VAVA, or How to Use MajesticSEO and Radar Graphs to Determine Link Building Strategies
When I first started out in linkbuilding it was a very different landscape. Generally, it was a bit easier to build links but a whole lot harder to find the data about what type of links you required.
We are now in almost a polar opposite position; we are drowning in data but struggling to turn that into strategies to generate links. The radar graph is the secret sauce in determining your link building strategy. Using Radar Graphs and MajesticSEO data you can understand how you compare to specific competitors and the market as a whole. I think this is really important as SEO is relative – it’s not about absolute values but how you compare to your competitors.
What follows is one of the methods my team and I have been using to try and turn the wealth of link data out there into actionable insight.
We start off by making a simplification. Google’s link based algorithms are complex, but they aren’t complicated. (I really recommend reading this article about the difference between complexity and whether something is complicated)
So, we understand the link algorithm is complex but acknowledge that any attempt to understand or model the system would have to be reductive, therefore simplification is inevitable, and actually desirable.
When it comes to links I think a portfolio of links should achieve four measurable aims: Volume; Authority; Velocity; and Anchor text. Or, as we like to shorten it at SiteVisibility: VAVA.
Now these four aims do miss some of the complexity of linking but understanding how you compare to the market and specific competitors on each of these areas gives you a much clearer idea of the mix of tactics required to overtake a competitor.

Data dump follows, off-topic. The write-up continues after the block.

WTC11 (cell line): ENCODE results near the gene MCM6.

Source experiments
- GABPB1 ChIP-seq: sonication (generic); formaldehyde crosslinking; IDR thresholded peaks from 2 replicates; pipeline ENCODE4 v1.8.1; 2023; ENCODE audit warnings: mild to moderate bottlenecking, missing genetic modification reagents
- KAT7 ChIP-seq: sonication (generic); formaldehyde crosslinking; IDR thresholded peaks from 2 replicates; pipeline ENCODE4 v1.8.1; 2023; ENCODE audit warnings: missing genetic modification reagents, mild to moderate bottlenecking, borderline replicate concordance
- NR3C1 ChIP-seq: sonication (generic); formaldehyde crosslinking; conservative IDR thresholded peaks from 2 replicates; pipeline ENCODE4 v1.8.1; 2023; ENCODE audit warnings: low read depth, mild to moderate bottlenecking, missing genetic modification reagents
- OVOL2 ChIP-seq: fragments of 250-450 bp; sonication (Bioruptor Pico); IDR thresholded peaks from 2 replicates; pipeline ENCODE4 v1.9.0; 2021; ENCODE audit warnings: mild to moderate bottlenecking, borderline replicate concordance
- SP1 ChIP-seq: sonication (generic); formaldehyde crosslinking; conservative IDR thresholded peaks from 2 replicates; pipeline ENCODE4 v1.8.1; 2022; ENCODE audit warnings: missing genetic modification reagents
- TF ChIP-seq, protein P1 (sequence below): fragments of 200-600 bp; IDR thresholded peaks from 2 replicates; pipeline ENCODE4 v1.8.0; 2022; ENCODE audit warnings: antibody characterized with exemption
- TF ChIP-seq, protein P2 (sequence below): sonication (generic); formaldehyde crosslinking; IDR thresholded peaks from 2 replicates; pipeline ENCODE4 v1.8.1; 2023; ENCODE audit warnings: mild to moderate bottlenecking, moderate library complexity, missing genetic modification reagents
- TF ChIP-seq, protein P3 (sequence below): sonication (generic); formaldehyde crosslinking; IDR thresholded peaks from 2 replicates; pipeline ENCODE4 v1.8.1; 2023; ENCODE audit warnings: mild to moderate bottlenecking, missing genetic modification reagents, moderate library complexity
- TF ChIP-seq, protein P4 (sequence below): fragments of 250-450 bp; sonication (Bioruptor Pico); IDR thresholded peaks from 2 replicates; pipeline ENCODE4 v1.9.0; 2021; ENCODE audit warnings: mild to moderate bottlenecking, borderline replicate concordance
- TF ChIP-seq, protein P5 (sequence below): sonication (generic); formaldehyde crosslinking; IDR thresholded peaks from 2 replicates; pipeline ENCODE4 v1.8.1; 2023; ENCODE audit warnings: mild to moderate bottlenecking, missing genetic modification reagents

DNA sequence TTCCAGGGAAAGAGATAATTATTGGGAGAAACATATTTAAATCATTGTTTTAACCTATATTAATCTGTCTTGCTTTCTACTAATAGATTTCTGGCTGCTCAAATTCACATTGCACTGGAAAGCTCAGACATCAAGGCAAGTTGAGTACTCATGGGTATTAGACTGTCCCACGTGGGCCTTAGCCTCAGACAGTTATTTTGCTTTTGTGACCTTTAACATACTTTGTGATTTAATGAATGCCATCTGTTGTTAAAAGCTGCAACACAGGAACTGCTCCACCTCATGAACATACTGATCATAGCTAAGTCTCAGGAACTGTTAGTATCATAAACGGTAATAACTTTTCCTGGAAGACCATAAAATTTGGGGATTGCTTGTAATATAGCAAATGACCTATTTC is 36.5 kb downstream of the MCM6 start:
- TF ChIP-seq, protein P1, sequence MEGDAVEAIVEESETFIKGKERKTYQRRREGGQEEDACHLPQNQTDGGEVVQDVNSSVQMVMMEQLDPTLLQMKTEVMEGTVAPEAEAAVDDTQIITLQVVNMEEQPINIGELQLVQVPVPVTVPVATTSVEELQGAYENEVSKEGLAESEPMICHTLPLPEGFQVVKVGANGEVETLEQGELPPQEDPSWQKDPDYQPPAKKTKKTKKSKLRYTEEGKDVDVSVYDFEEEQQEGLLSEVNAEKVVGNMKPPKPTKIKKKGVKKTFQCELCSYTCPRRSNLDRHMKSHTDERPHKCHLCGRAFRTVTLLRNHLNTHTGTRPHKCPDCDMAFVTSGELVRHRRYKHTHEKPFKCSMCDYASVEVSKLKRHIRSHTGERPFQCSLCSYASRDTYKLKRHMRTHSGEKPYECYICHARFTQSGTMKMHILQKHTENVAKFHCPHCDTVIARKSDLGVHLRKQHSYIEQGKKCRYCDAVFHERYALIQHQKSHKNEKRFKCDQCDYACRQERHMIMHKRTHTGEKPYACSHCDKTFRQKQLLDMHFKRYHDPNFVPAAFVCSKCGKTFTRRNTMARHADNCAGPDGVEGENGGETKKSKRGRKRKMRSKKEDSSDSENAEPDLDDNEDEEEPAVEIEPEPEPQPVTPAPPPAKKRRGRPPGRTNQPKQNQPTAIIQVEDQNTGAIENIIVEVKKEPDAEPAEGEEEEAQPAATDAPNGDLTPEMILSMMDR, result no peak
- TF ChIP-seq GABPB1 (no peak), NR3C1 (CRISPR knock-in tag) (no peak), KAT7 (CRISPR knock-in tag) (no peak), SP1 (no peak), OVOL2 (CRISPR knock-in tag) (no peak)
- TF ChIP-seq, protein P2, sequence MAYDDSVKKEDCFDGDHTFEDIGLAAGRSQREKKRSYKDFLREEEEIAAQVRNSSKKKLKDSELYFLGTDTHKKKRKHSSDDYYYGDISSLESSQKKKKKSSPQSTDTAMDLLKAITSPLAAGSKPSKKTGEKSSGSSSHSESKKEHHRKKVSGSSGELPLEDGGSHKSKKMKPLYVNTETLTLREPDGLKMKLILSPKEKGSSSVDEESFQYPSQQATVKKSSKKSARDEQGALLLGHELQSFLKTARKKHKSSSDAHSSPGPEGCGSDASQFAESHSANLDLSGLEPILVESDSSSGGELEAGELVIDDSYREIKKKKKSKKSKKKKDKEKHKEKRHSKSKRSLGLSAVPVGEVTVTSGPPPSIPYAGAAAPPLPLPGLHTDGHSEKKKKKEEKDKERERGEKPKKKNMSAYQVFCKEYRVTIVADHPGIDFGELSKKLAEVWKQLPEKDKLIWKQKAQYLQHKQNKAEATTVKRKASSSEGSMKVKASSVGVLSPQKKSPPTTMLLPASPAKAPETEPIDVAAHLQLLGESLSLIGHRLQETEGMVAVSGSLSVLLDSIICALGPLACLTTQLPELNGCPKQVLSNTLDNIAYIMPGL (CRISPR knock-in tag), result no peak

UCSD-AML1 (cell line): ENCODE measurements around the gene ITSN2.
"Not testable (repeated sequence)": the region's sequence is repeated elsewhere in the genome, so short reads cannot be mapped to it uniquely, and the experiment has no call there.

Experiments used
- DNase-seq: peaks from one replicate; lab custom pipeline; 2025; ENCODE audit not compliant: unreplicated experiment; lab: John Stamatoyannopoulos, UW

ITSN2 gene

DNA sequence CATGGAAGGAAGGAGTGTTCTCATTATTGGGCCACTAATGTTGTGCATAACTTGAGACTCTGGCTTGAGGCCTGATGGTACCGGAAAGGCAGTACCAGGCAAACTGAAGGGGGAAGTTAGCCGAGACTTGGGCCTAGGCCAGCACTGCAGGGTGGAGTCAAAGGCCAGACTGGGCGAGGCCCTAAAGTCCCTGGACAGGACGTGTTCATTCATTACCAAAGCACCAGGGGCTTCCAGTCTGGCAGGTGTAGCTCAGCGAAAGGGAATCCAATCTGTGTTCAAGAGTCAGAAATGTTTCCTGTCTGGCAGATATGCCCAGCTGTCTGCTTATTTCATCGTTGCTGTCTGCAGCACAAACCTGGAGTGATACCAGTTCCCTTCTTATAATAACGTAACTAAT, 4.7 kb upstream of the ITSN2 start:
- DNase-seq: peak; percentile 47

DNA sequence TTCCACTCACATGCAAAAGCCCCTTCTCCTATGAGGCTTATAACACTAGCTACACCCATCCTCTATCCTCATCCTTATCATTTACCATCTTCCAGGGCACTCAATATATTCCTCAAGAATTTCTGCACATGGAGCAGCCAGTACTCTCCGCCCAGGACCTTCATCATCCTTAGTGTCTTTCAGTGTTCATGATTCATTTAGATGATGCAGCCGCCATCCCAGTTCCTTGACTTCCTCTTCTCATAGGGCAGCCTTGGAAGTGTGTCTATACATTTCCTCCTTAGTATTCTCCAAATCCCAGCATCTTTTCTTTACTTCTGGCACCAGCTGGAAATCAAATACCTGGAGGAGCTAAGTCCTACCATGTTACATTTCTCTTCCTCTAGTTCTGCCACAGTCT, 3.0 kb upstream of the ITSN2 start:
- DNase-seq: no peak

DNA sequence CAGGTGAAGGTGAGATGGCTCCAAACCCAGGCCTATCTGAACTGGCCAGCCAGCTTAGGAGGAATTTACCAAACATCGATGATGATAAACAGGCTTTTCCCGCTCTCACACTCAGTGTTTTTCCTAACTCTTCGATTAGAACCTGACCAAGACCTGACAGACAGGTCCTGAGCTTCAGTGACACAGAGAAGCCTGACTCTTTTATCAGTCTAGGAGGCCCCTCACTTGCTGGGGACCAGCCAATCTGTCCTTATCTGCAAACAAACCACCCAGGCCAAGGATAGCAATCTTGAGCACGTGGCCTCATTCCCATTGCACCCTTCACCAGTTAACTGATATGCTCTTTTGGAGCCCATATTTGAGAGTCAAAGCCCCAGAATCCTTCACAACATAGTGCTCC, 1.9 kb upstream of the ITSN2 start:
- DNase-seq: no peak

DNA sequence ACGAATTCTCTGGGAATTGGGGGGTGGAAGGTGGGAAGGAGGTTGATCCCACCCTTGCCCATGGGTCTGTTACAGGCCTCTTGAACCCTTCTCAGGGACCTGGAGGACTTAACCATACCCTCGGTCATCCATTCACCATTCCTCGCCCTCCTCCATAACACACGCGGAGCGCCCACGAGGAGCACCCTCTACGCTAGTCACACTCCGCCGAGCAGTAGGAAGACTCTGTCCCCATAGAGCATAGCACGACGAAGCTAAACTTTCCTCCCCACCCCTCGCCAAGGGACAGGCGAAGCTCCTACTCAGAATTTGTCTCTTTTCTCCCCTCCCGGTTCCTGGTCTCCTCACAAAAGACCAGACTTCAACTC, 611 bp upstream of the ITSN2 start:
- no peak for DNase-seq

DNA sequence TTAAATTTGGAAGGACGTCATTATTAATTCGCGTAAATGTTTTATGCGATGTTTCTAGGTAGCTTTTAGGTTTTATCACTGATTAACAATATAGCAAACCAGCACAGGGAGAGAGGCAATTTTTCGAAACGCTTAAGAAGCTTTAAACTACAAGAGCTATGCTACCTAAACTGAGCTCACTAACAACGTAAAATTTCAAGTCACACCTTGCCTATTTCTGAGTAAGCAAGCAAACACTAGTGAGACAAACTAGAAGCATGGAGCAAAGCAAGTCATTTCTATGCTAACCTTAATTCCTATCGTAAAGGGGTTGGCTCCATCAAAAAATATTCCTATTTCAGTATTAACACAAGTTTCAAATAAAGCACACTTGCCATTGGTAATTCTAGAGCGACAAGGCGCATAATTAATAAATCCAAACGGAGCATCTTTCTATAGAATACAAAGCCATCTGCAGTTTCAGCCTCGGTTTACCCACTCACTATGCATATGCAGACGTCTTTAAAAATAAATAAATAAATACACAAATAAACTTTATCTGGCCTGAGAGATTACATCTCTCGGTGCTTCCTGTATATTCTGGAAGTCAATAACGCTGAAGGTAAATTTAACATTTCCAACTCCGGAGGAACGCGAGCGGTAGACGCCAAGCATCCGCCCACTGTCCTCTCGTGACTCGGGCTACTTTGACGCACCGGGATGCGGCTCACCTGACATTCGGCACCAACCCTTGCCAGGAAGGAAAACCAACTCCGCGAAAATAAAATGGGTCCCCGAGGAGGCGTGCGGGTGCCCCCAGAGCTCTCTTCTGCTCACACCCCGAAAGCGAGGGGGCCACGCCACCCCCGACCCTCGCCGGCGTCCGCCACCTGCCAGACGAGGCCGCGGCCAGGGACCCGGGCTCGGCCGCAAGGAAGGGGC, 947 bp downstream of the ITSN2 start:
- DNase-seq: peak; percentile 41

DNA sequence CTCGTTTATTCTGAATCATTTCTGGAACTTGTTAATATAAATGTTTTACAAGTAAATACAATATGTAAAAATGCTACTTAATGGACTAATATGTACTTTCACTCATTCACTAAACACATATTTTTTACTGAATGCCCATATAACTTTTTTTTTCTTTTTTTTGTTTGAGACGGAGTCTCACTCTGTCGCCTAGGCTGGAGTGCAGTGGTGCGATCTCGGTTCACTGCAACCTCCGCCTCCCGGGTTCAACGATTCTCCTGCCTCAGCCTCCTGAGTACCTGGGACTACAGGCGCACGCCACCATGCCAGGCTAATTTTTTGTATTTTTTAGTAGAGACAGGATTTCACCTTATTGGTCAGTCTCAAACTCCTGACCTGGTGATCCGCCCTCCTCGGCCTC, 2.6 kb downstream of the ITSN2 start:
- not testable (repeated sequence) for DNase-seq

When we look at any website’s link portfolio, we look at four key areas: Link Volume, Link Authority, Link Velocity and Link Anchor Text. No matter what challenges a website faces we will look to improve the values of VAVA.
We can all easily get our heads around the idea that Google and the other search engines like websites with more links. Though the intricacies of link building require a nuanced approach, very often a website can’t go too far wrong with a strategy that results in more links.
Link equity is far more complicated than just volume, and although it is still important, it doesn’t matter if you have a pile of links as big as Ben Nevis Mountain if your competitor’s is as big as Everest.
In real life not all recommendations are created equally; we know which of our friends and acquaintances are experts, and who doesn’t know what they are talking about. If we want advice on a new car, we trust our mechanic friend more than our dentist. Google, when they look at link authority, are trying to achieve something very similar. They make judgments about how much sway any endorsement should have.
If you’ve looked at the volume and authority of your competitors you might find yourself scared stiff, but there is some good news! Google have realised there is a fault in their algorithm: there is a lag. This lag is between a page being important enough to include in the SERPs and the point when it has received enough links to rank. To rectify this, there is a phenomenon which is sometimes known as a Google Honeymoon Period or officially, “Query Deserves Freshness”. This means new pages don’t need as many links to rank when they are ‘fresh’.
It makes a lot of sense. Imagine two identical sites, one with 1,000 links but static growth vs. another with 500 gained rapidly over the last few months. Which do you think will be the best website to return for a topical search query?
This isn’t the only way link velocity influences rankings, but there is a general trend indicating that if you can engineer a healthy link velocity you will benefit more than your link volume and authority may initially suggest.
Link Anchor Text